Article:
Power functions > Powers
12345Powers

## Theory

Take a look at the applet: Power Functions

If $y$ is directly proportional to a power of $x$, so $y=c\cdot {x}^{p}$, then this is called a power function. The constant $c$ is called the proportionality constant.

You can look at a few examples of power functions here. In these functions, $p$ is always positive or $0$ and $c=1$.

There are two ways to reverse the calculation in a power function $y={x}^{p}$ (thus with $c=1$ ): • $x=\sqrt[p]{y}$

• $x={y}^{\frac{1}{p}}$

Depending on the value of $p$ you can get one or two values for x.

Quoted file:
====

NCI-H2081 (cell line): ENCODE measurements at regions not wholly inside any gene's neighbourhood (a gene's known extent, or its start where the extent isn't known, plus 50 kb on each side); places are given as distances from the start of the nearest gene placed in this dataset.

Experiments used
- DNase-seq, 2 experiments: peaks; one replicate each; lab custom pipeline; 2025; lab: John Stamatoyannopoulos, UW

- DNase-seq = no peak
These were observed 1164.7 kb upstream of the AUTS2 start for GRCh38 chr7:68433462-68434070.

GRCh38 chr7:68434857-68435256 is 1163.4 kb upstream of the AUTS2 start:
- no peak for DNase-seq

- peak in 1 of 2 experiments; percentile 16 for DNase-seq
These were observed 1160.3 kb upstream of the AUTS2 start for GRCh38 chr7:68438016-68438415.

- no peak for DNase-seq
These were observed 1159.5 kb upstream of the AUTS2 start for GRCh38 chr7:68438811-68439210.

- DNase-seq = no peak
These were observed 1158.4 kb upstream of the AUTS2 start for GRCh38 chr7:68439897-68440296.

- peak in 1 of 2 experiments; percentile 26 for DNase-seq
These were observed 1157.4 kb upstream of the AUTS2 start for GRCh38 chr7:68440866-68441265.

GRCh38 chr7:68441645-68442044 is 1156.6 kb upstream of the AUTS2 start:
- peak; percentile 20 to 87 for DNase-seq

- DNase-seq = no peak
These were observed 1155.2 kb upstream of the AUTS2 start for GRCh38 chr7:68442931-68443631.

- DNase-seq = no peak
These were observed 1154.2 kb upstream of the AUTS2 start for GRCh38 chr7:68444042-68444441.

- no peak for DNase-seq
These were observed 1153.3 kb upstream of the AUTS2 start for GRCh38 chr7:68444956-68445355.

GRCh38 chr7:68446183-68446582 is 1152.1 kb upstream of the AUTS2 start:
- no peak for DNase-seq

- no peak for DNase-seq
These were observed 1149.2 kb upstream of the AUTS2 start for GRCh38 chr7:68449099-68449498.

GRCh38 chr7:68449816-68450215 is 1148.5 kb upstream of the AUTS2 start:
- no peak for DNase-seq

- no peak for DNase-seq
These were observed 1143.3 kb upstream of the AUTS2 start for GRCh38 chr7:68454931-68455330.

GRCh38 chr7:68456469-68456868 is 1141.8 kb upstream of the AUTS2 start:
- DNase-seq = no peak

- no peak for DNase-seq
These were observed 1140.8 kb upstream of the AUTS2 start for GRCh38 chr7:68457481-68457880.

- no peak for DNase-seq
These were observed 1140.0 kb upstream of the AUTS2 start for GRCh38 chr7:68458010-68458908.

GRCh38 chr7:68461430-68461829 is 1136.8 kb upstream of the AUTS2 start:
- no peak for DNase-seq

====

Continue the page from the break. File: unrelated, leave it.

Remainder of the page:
If the proportionality factor has a value other than $1$, then you have to start with dividing by $c$. From there you can either apply the root of power $p$, or use the inverse power.

The rules for working with powers (see: "Exponential functions" ) are valid here, too!

For every $x$ and any real numbers $a$ en $b$ the following properties of powers and exponents apply:

• ${x}^{0}=1$

• ${x}^{-a}=\frac{1}{{x}^{a}}$ as long as $x=!0$

• ${x}^{\frac{1}{a}}=\sqrt[a]{x}$ as long as $x\ge 0$ en $a>0$.

• ${x}^{a+b}={x}^{a}\cdot {x}^{b}$

• ${x}^{a-b}=\frac{{x}^{a}}{{x}^{b}}$ as long as $x=!0$

• ${\left({x}^{a}\right)}^{b}={x}^{a\cdot b}$